# @return [Statisticable::Proxy] proxy that provides us with scopes for statistical info
    #   about a given class
    # @example Get statistics proxy for Like class
    #   Like.statistics #=> Statisticable::Proxy instance
    def self.statistics
      @statistics ||= Statisticable::Proxy.new(self)
    end
  end
end

It uses the instance_exec method to execute all the scopes in our base class (@scope) context.

Now in every AR in which we include this Statisticable concern, all its scopes and methods will be available via statistics namespace.

Extending ActiveRecord association to cleanup your associations code

For some reason not many RoR developers know that they can extend ActiveRecord associations. This feature can be a great way to cleanup any relational code that is dependent on a parent resource (or to just add a simple functionalities to scopes). Here’s a really simple example how you can use it:

class User < ActiveRecord::Base
  module GroupActions
    # Here you work on a scope
    def reactivate!
      # I know we could use update_all - this is not the case ;)
      map(&:reactivate!)
    end
  end

  belongs_to :group

  def reactivate!
    update!(active: true)
  end
end

class Group < ActiveRecord::Base
  has_many :users, extend: User::GroupActions
end

That way you can perform actions like this one:

# Looks much better than any method like current_group.reactivate_users!
current_group.users.reactivate!

Dynamic pagination (changeable per page on a parent resource)

You can also use a small trick to access parent model and it’s data. It can be useful for example when implementing a dynamic pagination model (based on a parent key value) or any other functionality that somehow depends on a relation owning model. Instead of doing something like this in your controllers:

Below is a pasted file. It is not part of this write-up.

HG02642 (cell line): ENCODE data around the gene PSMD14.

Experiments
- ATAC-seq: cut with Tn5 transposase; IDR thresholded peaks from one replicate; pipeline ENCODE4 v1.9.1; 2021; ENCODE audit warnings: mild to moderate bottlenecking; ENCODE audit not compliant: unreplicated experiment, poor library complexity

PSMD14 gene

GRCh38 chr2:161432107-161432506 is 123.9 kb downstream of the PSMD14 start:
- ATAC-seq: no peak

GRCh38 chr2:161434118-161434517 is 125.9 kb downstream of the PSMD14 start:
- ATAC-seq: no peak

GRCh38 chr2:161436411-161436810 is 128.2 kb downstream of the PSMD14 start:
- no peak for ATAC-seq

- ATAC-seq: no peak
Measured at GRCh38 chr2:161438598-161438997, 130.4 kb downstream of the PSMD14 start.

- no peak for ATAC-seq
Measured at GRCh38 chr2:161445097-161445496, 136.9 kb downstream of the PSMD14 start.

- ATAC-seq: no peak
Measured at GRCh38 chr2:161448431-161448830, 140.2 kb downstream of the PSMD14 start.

def index
  @pictures = current_gallery.pictures.per(current_gallery.per_page).page(current_page)
end

you can leave the implementation details out of it (which in general is a good idea):

def index
  @pictures = current_gallery.pictures.paginated(current_page)
end

And this is how you can achieve such a behavior:

class Gallery < ActiveRecord::Base
  has_many :pictures,
    extend: Picture::RelationExtensions

  validates :per_page,
    numericality: { only_integer: true },
    inclusion: { in: (1..100).to_a }
end

class Picture < ActiveRecord::Base
  module RelationExtensions
    def paginated(current_page)
      # We create a picture instance that has a gallery reference already
      # because in the controller - gallery is a current scope starting point
      page(current_page).per(self.new.gallery.per_page)
    end
  end

  belongs_to :gallery, inverse_of:  :pictures
end

It’s a really great idea to use approach like this also because you can use it with any standard scope:

current_gallery.active.paginated(current_page)
# or if you return an active record association you can chain methods
current_gallery.active.paginated(current_page).reactivate!

Conclusion

If you want to hide implementation details of any association related action (especially when it uses owning model fields data), using ActiveRecord association can be a really good idea.